When politicians become involved in these types of tense situations, we get disaster. Plain and simple. Those who are supposedly trained to handle these situations should be. Simple. Yet, here we have an instance where politics, on a local level, did get involved and it resulted in tragedy. In hindsight, we could wish for Aquino on a white horse to come charging into save the day. To hold the national government solely and wholly responsible is false.
The piece ends with a wearingly familiar litany of the faults of Cory Aquino and Noynoy Aquino. Describing them as easy-going and well liked. By inference I am guessing with little fire in their bellies for the harsh realities of Philippine politics. Yet, within 100 days (we have not even hit that mark) the Aquino administration has some feathers in their cap (and more than few missteps). Ah yes, but those broader successes do not play into the narrative that she attempting to form here.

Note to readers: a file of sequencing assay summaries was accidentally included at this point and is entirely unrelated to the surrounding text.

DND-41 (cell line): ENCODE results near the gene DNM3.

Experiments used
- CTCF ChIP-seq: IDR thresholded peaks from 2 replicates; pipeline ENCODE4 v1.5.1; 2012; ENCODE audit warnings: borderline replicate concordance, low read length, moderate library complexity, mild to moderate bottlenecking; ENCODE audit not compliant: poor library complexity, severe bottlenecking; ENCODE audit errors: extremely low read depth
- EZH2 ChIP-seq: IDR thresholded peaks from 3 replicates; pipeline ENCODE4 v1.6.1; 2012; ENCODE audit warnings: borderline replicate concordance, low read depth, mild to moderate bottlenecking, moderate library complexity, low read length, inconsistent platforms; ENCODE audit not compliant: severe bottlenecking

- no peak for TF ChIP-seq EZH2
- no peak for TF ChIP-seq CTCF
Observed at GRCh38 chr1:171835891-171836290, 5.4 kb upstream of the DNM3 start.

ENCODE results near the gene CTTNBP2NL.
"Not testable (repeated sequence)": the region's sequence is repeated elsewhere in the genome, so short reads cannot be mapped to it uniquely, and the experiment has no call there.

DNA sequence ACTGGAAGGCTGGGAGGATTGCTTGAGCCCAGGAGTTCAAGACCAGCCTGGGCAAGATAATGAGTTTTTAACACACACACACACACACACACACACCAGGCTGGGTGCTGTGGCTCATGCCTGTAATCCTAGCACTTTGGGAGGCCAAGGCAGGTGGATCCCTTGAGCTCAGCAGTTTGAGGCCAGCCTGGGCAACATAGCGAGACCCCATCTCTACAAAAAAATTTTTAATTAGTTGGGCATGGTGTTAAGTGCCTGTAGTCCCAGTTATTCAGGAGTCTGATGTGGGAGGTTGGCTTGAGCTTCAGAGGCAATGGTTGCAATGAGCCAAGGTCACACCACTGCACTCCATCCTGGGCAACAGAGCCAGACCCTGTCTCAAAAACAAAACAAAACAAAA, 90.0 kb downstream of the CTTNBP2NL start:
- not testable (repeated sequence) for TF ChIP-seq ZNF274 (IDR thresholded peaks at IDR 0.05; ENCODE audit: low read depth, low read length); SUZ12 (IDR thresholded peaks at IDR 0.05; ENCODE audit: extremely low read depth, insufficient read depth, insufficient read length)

The government, national and local, has their share of blame in this tragedy. But, what I find completely disingenuous is her attempts to reframe the national government as the sole entity of responsibility. She uses disinformation to try and craft this type of argument. This is more a diatribe than discourse; disinformation than fact-based analysis and reporting.
And in her apparent zeal to criticize Aquino through any means, she further muddies the issue, adding little. As I have said, my suspicion is that she is attempting to distract from media’s culpability in this tragedy. What I find curious is why, in doing this, she is also exonerating the PNP and the City of Manila for any errors or mistakes.
This is a disservice, plain and simple. It is elements of traditional yellow journalism indeed.
If I may come off as defending the Aquino administration, that is not my intent. I am trying to demonstrate how this specific piece appears to be driven by ulterior motives and, as such, does little to further the conversation. As I have repeatedly said, there is blame and responsibility aplenty to be passed around. And the national government has its share as well.
This type of superficial analysis does nothing to ensure that responsibility is correctly identified and apportioned. While it is part of the discourse, it is a part that adds little in truth.
The conversation must be focused on identifying and correcting extant issues will fail; and we will see this type of tragedy again. This piece does not help in that regard, in my opinion.